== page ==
Searching for your Star
Searching for your Star
It wasn’t very easy to understand. Eyes acutely observing the sky… One could contemplate an immense sea of colors as the Sun, synonym of life, slowly departed towards the horizon and beyond. But the Sun didn’t depart alone. It also took away the senses and security brought by its light and warmth – always a safe harbor for men. And a new spectacle of confusing sensations would begin, full of doubts, mystery and fears, as the Moon rose bringing along the void of darkness. But darkness did not travel alone either.
The stars – one could see them but never count them. There were so, so many, and still so many more. Points of light which, even though apart, united to face the night. Because of them, it seemed that the night wasn’t so dark. And fear and doubts gave way to a feeling of serenity which led to an unending passion for deciphering and understanding.
The Sun, as an immense, nearby and generous star, which provided, unabashedly, light and life, at the same time indicated, when daily crossing our sky, that there were other sources of light in the universe. All it took was to go away for a brief period of time, giving other stars the opportunity to be seen and attract attention. Giving men the possibility of admiring and comprehending them and the option to follow them, to orbit them. To search for stars.
“When it’s dark enough we can see the stars”.
Charles Austin Beard
The Sun rises.
Rather than wandering, understanding the sky became essential to survival. Men began to observe the movements of the stars in the sky and to associate them with changes in nature here on Earth: seasons, tides, length of days, months, years, using them to organize the sowing and reaping cycles, references for orientation on earth and at sea – and later, in the air and space.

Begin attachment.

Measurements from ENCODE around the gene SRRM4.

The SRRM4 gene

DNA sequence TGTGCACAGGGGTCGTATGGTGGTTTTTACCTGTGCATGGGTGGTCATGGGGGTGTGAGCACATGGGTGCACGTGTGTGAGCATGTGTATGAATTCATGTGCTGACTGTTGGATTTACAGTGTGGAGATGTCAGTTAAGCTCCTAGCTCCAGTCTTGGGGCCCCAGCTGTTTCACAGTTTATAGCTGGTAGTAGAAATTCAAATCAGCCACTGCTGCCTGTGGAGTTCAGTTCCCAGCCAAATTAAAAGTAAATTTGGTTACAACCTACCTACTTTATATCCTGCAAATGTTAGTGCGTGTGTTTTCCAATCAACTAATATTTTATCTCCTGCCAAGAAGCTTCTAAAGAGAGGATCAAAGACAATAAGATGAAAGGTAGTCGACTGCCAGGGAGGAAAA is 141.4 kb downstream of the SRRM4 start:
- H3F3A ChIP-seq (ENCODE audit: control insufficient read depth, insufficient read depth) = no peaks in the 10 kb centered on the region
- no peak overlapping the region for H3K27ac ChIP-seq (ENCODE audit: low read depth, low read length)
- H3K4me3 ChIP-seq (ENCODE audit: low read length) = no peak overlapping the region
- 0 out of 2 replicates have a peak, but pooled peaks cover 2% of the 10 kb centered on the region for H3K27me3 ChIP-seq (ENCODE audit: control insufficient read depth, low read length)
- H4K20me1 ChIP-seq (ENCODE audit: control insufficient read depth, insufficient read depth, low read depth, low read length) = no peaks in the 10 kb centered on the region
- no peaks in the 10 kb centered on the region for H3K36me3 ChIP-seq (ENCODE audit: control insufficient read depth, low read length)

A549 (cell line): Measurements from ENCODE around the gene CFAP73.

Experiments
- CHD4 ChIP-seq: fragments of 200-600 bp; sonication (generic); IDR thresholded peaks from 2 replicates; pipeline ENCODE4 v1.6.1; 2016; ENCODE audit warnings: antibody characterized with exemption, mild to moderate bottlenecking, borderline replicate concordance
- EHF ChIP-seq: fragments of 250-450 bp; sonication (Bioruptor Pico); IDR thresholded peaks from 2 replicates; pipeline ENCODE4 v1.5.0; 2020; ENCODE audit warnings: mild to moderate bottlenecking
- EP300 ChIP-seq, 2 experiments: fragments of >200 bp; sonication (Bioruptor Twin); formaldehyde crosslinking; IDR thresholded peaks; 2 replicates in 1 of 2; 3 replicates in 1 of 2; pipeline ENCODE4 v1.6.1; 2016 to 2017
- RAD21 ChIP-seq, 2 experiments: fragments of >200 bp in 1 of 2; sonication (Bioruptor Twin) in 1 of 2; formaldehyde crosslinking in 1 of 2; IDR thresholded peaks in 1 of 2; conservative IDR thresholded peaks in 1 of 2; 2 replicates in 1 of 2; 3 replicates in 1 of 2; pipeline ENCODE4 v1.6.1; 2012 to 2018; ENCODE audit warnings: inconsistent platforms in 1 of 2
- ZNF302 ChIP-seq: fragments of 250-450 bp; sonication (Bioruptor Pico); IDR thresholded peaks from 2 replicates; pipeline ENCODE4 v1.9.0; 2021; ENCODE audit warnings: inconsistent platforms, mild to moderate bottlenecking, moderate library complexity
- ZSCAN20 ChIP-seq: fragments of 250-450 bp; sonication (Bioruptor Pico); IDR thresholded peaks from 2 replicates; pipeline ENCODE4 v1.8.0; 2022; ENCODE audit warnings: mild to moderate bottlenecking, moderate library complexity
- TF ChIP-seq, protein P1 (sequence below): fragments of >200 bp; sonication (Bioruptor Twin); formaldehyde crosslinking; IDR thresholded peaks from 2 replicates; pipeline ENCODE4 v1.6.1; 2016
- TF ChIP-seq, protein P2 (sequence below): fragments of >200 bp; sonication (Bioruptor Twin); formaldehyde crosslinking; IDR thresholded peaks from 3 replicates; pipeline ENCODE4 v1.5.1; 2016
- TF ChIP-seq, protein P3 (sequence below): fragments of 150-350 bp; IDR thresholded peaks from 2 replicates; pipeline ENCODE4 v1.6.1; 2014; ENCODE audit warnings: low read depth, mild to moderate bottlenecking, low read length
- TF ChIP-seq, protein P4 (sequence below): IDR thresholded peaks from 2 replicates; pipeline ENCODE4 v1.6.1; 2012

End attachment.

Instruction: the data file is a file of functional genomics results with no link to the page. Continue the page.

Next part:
Man discovered within himself a fantastic ability: to predict many of these natural phenomena. Paradoxically, the closer to scientific knowledge, the further they went from the sky.
Throughout many civilizations, man researched and learned a great deal about the universe, apparently by simply observing and admiring the sky. He created tools and developed the ability to predict the movement of the stars, planets, Sun, Moon and even eclipses. He saw things that could only be proven much later with the use of more modern equipment.
With the telescope, man was able to dive even deeper into celestial dynamics, opening to the observer a wider window about the universe and its causes, to the immensely petrifying distance of the grandiosity that he is able to admire.
Man sought to further expand the field of investigation and knowledge about the cosmos by applying technological development to the exploration of space. And man, with the telescope, sailed the sky as fast as the light that reached his eyes, sent travelers that he had built: the space probes.
It seems, however, that throughout this journey and his own journey, man has abandoned that other fantastic ability: the ability to look at the sky and then look inside and discover himself; to look up and down and see the grandiosity of the Whole and of not being a common man; the ability to look from one side to the other and see the other who is near and far.
Yes, there are bodies in the Universe capable of emitting light: stars. They are able to attract other bodies which initially merely reflect their light. However, those who begin by merely reflecting the light of other stars, in time generate their own light. It all begins timidly, but then they shine for all eternity. On their journey, they collect and learn. Their size increases to the point that there is no need to travel so far. All it takes is that each one takes a look inside themselves and see the star they will become.